WASHINGTON —The U.S. tire sector trade deficit shrank slightly last year as the value of exports shot up nearly 62 percent while the value of imports rose close to 10 percent in 2017 to a record $13.8 billion.
As a result, the U.S. trade deficit in tires slipped to $9.66 billion last year—down from $10 billion in 2016—reflecting $4.1 billion in exports and $13.8 billion in imports.
It's the first time the tire sector trade deficit has shrunk in recent memory.
Canada, Mexico and Australia were the top three destinations for tires exported from the U.S., accounting for nearly 72 percent of U.S. exports by value.
On the import side of the ledger, China regained the title as the U.S.'s largest trading partner in tires, as the value of its overall exports to the U.S. jumped 28.2 percent to $1.95 billion a year after the value of its shipments to the U.S. slid 1.9 percent.
China's gain over 2016 came from higher shipments of OTR, farm and other non-highway tires, according to the Commerce Department data.
China's exports of passenger, light truck and medium truck/bus tires to the U.S., by contrast, all declined last year from 2016, reflecting the continued imposition of elevated import duties on consumer tires and the shift by several leading Chinese tire makers of truck tire production to plants in Thailand, Indonesia or Vietnam.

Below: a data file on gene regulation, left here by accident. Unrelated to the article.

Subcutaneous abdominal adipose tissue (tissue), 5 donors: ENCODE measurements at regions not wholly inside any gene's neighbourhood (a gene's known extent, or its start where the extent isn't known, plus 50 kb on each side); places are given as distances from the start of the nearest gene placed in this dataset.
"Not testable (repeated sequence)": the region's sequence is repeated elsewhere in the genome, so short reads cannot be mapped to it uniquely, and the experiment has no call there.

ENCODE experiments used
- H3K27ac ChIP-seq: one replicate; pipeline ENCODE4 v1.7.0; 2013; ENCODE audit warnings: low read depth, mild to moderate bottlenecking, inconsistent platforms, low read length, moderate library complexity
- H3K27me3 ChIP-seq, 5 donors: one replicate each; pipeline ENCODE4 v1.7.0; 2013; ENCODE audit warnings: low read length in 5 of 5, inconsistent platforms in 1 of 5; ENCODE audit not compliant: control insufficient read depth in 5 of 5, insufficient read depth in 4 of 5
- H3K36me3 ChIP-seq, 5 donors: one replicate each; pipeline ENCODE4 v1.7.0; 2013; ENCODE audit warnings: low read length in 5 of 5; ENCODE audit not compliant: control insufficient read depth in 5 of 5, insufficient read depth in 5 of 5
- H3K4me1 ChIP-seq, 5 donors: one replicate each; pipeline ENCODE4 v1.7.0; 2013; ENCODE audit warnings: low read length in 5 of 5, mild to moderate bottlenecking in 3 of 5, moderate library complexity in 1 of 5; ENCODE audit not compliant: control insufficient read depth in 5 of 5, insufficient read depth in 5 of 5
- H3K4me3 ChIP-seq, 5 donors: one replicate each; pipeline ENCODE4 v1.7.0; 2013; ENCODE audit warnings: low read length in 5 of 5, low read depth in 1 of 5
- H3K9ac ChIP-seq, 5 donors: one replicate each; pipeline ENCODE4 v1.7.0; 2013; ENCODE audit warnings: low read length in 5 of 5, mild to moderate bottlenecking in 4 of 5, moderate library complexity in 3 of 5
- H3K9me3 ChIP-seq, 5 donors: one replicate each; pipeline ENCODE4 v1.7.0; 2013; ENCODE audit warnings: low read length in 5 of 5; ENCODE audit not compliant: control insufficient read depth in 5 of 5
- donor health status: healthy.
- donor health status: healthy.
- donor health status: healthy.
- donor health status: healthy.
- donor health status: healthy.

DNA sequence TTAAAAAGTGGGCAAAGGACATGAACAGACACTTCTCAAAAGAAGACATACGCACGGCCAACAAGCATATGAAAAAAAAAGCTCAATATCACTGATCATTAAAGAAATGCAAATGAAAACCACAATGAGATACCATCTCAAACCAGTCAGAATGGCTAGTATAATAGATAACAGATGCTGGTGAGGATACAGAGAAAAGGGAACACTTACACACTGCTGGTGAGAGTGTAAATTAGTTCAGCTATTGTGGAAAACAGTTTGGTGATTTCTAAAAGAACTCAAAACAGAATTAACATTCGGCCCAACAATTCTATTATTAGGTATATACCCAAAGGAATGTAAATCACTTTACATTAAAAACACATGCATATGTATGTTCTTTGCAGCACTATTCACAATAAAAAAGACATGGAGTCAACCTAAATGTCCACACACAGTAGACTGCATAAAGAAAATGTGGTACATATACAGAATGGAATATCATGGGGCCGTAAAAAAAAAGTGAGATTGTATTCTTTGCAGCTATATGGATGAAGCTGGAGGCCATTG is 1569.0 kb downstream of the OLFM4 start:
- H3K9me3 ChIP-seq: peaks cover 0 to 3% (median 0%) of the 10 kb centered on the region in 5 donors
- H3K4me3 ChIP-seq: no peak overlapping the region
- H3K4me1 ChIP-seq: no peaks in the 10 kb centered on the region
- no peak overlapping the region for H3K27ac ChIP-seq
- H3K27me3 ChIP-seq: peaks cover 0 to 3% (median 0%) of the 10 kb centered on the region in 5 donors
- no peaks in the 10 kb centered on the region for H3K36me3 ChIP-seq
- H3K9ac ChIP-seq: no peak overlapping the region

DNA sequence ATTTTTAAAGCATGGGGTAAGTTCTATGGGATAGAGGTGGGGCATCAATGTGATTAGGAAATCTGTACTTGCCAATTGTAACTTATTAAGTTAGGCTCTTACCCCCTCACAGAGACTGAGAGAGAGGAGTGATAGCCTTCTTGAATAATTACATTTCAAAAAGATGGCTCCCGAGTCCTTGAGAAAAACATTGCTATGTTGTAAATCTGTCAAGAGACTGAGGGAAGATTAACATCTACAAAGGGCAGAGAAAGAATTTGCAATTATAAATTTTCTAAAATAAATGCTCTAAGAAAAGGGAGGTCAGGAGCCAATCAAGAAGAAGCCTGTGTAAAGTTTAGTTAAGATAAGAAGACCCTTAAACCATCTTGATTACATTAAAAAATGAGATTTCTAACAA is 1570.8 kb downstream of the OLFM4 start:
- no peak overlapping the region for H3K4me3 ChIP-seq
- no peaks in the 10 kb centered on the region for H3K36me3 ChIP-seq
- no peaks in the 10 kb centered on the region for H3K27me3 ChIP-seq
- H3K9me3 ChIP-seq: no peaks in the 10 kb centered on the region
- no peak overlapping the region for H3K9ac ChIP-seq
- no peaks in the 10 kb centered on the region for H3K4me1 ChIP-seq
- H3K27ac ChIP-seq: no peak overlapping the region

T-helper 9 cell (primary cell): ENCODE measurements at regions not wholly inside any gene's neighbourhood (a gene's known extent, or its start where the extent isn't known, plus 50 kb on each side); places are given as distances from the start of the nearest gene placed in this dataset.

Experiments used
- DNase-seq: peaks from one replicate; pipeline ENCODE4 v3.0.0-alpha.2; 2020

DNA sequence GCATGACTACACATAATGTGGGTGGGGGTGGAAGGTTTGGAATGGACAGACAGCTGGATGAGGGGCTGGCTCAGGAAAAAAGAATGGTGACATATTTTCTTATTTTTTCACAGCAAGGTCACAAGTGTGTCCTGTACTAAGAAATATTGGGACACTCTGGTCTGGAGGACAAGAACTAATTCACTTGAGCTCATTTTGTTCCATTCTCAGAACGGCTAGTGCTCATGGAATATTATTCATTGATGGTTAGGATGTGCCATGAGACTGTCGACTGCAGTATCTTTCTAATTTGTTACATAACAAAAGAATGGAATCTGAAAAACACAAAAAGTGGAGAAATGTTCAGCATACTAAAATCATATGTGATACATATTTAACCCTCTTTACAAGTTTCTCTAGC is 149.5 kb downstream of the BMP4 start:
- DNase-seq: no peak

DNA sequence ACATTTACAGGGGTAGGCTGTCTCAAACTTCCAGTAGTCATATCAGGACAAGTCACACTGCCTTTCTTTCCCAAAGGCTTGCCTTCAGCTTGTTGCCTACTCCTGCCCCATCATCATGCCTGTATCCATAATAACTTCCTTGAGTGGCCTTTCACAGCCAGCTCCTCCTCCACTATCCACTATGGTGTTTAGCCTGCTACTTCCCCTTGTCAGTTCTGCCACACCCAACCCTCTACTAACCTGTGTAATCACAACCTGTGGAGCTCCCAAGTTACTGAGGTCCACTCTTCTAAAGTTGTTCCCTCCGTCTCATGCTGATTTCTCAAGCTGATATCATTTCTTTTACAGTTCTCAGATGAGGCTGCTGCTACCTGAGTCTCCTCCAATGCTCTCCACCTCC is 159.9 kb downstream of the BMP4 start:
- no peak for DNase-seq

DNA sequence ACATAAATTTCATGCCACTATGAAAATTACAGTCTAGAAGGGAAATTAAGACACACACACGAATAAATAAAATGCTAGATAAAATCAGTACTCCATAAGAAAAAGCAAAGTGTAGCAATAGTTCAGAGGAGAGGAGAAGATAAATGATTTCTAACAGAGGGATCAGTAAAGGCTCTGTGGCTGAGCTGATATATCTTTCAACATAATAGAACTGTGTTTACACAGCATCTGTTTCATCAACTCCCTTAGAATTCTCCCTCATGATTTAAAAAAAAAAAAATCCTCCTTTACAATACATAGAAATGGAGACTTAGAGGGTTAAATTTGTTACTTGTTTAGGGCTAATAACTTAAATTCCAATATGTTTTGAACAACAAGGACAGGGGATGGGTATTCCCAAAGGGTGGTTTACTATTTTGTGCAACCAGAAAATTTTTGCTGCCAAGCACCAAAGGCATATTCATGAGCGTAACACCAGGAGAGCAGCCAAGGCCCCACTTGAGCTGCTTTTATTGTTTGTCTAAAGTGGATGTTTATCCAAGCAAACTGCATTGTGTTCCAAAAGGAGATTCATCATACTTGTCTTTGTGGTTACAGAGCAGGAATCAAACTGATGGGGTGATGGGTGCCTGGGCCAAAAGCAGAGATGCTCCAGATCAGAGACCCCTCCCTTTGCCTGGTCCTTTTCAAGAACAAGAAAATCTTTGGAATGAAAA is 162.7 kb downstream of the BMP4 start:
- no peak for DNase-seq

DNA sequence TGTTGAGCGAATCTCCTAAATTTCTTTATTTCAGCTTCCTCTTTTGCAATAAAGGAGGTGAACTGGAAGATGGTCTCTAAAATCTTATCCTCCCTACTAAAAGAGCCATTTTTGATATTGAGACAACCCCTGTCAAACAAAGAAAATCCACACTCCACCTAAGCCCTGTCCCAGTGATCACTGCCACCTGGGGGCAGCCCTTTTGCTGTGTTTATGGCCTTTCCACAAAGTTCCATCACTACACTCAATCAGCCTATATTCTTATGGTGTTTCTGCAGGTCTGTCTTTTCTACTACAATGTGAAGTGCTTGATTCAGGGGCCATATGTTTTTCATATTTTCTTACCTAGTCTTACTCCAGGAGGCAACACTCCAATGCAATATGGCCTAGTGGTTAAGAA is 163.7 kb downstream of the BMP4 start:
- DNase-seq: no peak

A year after landing at the top of the list of U.S. trading partners, Canada slid to third on the 2017 list, eclipsed by Thailand as well as China. Imports from Thailand last year were valued at $1.86 billion, 35.8 percent higher than in 2016.
The value of Canada's imports slid 2.5 percent to $1.54 billion.
South Korea and Japan rounded out the top five at $1.34 billion and $1.09 billion, respectively. Both countries' imports were down in value from 2016, by 6.3 and 7.6 percent, respectively.
Mexico, Indonesia and Taiwan were the next largest sources of imported tires, valued at $839.6 million, $749.8 million and $491.4 million, respectively. All were up measurably vs. 2016.
Of its major trading partners, the U.S. held a surplus with just one country, Mexico, which took in $1.2 billion worth of tires from the U.S. last year and exported $839.6 million to the U.S., resulting in a trade surplus of $360.2 million.
Canada was the No. 1 export destination for U.S.-made tires at $1.49 billion, but Canada's $1.54 billion in shipments to the U.S., resulted in near equilibrium. The next largest export destination was Australia, which took in $257.7 million worth of products from the U.S.